It was late November in 2007 and Ray had just started his second season as an assistant at Purdue under Matt Painter.
While on a jog before the Boilermakers and Tigers faced off in the ACC-Big 10 Challenge, Ray decided to give himself a personal tour of Death Valley, complete with a look at Howard's Rock and run down the hill.
"I had always seen Clemson football on TV, the tradition of doing it. I figured, I was on campus, I was out taking a jog," Ray told CUTigers.com in a recent interview, "If I could finagle my way over there a little bit, go down [the hill] and touch the rock, that'd be great. It was just something that I wanted to do."
So he went for it, but there was a problem, the stadium was locked up.
"I went around to every exit," he said. "Then, there was somebody coming out, as they were leaving out, I slipped in behind them really quick to get in there, so I could get a chance to do it."
The cover protecting the rock kept Ray from getting his hands on it, but he did manage to experience a run down the hill.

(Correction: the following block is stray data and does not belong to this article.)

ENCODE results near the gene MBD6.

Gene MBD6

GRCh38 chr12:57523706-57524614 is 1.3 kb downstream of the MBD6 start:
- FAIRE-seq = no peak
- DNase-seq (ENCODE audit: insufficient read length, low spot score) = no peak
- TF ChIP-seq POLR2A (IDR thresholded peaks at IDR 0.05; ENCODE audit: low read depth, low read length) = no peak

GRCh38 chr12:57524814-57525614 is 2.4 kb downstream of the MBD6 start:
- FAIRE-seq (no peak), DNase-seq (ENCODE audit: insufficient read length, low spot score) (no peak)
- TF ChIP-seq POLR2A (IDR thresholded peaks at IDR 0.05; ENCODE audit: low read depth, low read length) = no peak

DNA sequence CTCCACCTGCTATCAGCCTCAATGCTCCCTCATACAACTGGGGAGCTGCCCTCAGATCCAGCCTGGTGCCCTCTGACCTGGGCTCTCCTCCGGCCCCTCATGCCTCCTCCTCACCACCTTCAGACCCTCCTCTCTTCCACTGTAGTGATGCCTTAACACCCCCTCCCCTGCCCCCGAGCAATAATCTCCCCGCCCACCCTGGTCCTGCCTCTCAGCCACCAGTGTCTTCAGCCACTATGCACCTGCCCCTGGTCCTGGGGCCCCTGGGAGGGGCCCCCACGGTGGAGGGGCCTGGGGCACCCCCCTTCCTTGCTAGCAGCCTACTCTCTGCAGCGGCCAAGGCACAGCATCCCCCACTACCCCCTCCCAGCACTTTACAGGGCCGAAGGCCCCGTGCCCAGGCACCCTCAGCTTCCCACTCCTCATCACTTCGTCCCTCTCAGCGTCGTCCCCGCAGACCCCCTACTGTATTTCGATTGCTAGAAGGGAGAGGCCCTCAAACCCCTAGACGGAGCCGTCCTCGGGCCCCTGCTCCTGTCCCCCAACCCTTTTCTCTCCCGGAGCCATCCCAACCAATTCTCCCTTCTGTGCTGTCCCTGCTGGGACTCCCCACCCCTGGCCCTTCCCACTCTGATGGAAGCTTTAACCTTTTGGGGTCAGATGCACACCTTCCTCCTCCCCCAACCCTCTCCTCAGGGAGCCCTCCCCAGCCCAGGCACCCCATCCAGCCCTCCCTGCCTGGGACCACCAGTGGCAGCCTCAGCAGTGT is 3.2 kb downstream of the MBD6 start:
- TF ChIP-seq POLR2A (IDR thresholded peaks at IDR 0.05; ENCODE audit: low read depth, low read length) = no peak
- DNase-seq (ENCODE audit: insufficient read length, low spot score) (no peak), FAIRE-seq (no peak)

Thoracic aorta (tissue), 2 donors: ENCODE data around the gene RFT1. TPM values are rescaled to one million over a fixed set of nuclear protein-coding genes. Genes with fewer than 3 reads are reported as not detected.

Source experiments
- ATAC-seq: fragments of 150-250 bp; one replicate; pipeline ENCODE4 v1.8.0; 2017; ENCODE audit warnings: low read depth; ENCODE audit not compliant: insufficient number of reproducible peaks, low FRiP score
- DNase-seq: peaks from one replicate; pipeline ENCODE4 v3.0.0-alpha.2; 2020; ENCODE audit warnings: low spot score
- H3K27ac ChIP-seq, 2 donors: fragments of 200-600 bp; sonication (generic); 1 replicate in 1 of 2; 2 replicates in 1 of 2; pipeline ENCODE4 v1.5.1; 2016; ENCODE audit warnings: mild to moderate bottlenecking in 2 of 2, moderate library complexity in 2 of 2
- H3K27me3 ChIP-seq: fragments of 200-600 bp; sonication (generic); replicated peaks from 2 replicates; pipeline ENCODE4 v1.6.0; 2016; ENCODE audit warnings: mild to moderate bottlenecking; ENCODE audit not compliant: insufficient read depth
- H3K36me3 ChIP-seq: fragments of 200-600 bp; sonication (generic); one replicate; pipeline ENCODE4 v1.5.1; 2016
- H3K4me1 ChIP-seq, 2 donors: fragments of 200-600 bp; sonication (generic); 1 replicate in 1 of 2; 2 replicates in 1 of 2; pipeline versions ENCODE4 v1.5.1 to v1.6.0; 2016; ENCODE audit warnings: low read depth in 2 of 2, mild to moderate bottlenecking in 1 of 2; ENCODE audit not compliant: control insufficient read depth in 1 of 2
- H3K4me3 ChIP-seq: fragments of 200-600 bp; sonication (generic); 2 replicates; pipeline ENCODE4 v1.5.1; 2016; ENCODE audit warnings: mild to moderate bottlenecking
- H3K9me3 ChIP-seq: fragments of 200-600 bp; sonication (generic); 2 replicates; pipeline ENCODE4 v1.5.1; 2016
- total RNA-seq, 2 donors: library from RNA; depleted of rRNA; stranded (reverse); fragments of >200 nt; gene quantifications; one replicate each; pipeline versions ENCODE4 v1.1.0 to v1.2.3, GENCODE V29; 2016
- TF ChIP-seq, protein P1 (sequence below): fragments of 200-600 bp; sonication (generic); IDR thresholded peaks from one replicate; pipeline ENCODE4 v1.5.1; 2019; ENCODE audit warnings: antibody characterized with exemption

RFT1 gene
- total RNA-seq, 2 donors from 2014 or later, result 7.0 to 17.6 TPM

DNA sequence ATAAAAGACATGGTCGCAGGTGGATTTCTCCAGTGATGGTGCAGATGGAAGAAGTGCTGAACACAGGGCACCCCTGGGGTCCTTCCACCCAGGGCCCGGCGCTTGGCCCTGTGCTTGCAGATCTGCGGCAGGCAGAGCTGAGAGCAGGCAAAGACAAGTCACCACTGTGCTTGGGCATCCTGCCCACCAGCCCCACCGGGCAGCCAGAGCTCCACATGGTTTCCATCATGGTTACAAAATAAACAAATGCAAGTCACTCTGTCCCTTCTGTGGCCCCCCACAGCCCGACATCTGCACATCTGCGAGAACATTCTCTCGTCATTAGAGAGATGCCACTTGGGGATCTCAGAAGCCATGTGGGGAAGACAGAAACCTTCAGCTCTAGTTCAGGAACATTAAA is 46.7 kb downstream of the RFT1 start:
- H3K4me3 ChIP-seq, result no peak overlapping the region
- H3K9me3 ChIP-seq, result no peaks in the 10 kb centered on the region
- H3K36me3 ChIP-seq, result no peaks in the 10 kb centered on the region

"I just basically wanted to see it and get a chance to storm down," he said.
The hill, the rock, they're a must-see for any college football fan, and Ray certainly is just that.
"If I was not soft and could deal with the elements of football, I would have probably be a football coach, rather than a basketball coach," he said. "I like the controlled climates of being indoors in a basketball gym, but I'm a huge college football fan."
Fast-forward to the spring of 2010.
An opportunity, almost too good to pass up presented itself.
Leaving Purdue was tough. The destination made it a more manageable choice. Ray remembered his first experience in Littlejohn Coliseum.
"I do remember the environment of us being here when we played Clemson. That's always the thing I took away from it," he said. "I thought the fans were enthusiastic. I thought it was a great environment at Littlejohn. The other thing, obviously, getting a chance to work for Brad [Brownell].
"I had known Brad for a long time, because of affiliations. The guy I worked for at Indiana State was his college coach. We've had connections from that point and time. The title of being associate head coach, what that would mean for me in my career, moving forward, played a big part in it as well.
"I always wanted to live, if I can, in the southeast. The way of life is so much better down here -- southern hospitality, the warm climate. I just like it."
The transition has been a smooth one.
"The way the fans are, the way they've been so inviting to me, my family...it's just been great," Ray said.
Want to hear more from Rick Ray? Follow him on Twitter @RickRay1
It's not all basketball for Ray
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